• Proposed
  • 2Under Assessment
  • 3Preliminary Assessed
  • 4Assessed
  • 5Published

Acanthocorticium brueggemannii Baltazar, Gorjón & Rajchenb.

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Scientific name
Acanthocorticium brueggemannii
Baltazar, Gorjón & Rajchenb.
Common names
IUCN Specialist Group
Mushroom, Bracket and Puffball
Incertae sedis
Assessment status
Proposed by
Juliano M. Baltazar
Comments etc.
Juliano M. Baltazar, Francisco Calaça, Sara Karla de A. A. Carvalho, E. Ricardo Drechsler-Santos

Assessment Notes

Taxonomic notes

Acanthocorticium brueggemannii was described by Baltazar et al. (2015) as a new genus and species. It has no synonyms. Molecular evidence places the species among cyphelloid fungi within Agaricales, which could make this species important to understand several questions regarding the evolution of Agaricomycetes.

Why suggested for a Global Red List Assessment?

Acanthocorticium brueggemannii is a corticioid species only known from its type locality. It has a small population with a restricted distribution in a threatened area.

Acanthocorticium brueggemannii is currently known from two specimens collected at the same site in the type locality. Its occurrence is expected to be limited to a restricted area within the Dense Ombrophilous Forest, a highly threatened ecosystem. The species is assessed as Vulnerable under C1+2a(i,ii); D1.

Geographic range

Acanthocorticium brueggemannii is only known from two collections at the same trail in the same site, one in September, 2010 and another in March, 2012. This site is located in the State of Santa Catarina, Southern Brazil, at the border of a large Conservation Area. It is expected to occur along the Dense Ombrophilous Forest (Atlantic Forest Domain) in the State of Santa Catarina. This restricted distribution is expected because the adjacent States of Rio Grande do Sul and Paraná are well studied regarding their corticioid funga, besides the State of São Paulo.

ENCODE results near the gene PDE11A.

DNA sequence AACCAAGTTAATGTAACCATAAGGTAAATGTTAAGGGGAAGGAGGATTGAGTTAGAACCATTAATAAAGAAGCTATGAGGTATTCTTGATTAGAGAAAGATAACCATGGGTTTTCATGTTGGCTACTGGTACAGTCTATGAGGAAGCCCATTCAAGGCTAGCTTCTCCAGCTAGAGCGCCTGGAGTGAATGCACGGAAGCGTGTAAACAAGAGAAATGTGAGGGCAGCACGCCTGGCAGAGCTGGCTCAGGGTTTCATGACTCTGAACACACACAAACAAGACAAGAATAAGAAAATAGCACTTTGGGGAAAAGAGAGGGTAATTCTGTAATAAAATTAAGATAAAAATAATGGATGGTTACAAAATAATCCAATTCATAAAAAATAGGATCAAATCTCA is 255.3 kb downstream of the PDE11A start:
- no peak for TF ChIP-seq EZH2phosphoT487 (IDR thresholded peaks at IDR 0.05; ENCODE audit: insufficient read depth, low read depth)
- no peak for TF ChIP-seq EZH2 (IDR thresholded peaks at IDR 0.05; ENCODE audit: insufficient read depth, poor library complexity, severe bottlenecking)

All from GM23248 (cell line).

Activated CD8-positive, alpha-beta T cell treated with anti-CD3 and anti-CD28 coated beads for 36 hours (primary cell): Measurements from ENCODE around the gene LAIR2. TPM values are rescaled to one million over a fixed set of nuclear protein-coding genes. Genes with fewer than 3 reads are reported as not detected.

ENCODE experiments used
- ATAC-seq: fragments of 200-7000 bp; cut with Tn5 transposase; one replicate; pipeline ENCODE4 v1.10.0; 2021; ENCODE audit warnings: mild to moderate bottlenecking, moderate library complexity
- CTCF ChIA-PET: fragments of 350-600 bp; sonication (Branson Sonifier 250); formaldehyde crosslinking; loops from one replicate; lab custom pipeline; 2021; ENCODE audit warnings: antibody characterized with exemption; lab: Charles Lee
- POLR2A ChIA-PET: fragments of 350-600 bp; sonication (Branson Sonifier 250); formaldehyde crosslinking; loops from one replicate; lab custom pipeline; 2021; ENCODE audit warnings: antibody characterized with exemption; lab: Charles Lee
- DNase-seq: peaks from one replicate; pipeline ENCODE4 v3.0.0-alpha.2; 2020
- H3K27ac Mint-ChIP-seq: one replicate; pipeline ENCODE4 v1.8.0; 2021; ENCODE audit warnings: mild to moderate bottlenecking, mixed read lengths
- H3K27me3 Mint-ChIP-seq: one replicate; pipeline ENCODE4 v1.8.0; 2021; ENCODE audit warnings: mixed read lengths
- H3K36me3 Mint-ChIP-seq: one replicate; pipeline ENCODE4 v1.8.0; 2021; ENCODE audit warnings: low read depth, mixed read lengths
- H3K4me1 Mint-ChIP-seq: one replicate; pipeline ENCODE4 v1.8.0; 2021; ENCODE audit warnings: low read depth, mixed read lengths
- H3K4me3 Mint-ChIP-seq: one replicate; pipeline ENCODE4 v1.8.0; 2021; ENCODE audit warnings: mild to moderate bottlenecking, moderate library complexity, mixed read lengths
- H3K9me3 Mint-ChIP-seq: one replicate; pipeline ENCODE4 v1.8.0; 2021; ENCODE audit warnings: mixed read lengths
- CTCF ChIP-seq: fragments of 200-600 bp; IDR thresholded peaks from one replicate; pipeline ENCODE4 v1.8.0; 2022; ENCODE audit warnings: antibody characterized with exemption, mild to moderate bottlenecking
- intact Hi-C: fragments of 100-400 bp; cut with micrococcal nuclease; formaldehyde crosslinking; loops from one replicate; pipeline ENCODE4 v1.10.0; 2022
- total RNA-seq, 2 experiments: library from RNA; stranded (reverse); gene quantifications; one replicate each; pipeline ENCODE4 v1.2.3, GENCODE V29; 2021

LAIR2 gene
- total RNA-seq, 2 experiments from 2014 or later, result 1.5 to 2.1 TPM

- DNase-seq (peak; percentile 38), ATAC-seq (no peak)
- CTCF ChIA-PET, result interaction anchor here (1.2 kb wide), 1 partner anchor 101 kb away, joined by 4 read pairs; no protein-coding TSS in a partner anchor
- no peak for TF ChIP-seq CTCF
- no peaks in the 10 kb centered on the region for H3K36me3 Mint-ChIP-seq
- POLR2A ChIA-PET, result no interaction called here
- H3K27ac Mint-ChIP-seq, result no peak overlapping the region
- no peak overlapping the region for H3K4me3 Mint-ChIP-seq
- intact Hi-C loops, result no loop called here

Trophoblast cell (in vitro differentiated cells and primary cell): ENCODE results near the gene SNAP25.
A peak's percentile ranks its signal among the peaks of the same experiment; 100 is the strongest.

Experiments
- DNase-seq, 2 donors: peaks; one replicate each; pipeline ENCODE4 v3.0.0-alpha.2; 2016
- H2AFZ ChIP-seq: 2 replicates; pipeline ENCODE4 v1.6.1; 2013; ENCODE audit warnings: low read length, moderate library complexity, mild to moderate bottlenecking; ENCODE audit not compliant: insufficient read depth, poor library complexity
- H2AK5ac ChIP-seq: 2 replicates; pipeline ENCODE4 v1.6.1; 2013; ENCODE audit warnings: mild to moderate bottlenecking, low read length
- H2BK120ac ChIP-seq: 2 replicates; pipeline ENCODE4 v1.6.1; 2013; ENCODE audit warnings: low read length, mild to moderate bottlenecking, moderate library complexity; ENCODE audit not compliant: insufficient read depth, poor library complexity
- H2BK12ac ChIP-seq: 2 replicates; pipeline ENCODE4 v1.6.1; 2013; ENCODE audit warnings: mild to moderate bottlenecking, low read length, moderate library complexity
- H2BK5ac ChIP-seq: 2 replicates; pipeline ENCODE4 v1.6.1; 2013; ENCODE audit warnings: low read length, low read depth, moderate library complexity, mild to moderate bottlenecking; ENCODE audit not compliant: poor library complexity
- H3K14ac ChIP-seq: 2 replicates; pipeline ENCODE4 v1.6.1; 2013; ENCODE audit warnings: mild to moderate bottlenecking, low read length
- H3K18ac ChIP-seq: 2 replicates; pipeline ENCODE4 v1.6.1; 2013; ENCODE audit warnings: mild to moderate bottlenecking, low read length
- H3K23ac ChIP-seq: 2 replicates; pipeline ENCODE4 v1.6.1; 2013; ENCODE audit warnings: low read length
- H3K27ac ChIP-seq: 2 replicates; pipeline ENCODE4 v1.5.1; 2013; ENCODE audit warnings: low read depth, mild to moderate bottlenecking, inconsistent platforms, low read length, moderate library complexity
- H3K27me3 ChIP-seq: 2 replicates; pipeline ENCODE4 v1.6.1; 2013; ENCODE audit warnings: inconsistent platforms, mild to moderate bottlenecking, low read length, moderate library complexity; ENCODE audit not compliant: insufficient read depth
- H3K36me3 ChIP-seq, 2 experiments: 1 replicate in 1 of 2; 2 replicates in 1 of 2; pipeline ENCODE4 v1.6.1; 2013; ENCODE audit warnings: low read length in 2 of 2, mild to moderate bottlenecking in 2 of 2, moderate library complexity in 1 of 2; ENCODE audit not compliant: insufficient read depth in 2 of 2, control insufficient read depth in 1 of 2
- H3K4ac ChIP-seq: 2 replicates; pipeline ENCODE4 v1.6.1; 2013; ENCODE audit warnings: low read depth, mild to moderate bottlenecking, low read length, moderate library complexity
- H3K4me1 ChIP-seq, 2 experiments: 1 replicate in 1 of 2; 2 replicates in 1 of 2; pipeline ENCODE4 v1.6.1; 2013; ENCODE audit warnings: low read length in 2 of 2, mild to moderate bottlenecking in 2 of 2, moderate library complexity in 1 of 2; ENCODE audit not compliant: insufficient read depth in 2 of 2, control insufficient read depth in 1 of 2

Population and Trends

Acanthocorticium brueggemannii is considered to have a distribution restricted to mature forests in the Subtropical Ombrophilous Dense Forest in the State of Santa Catarina. Despite its low detectability, the potential area of occurrence and other adjacent areas have been intensively sampled by experts and collaborators in the last decades, but only two specimens being found in a single locality. For these reasons the species is considered to be rare, with up to 50 potential sites and up to 20 mature individuals in each site. Total population is estimated at no more than 1,000 mature individuals, distributed in a single subpopulation. The species population was probably larger in the past but the number of sites may have decreased considerably. The current cover of Atlantic Forest is reduced to 28% of its original extension, and most of the remaining cover is drastically fragmented (Rezende et al. 2018). The habitat decline in the Atlantic Forest is estimated at 7.5% in the last 30 years (Bicudo da Silva et al. 2020), and considering the annual average loss within this time lapse it is possible to estimate an habitat loss of 7.5% in the next 30 years. Considering that habitat loss is accompanied by a major loss in habitat quality (Joly et al. 2014), and a population change of 30 years (= three generations) for the species, the population decline is estimated at 15% in the last 30 years. A population decline of 15% is also expected for the next 30 years.

Population Trend: Decreasing

Habitat and Ecology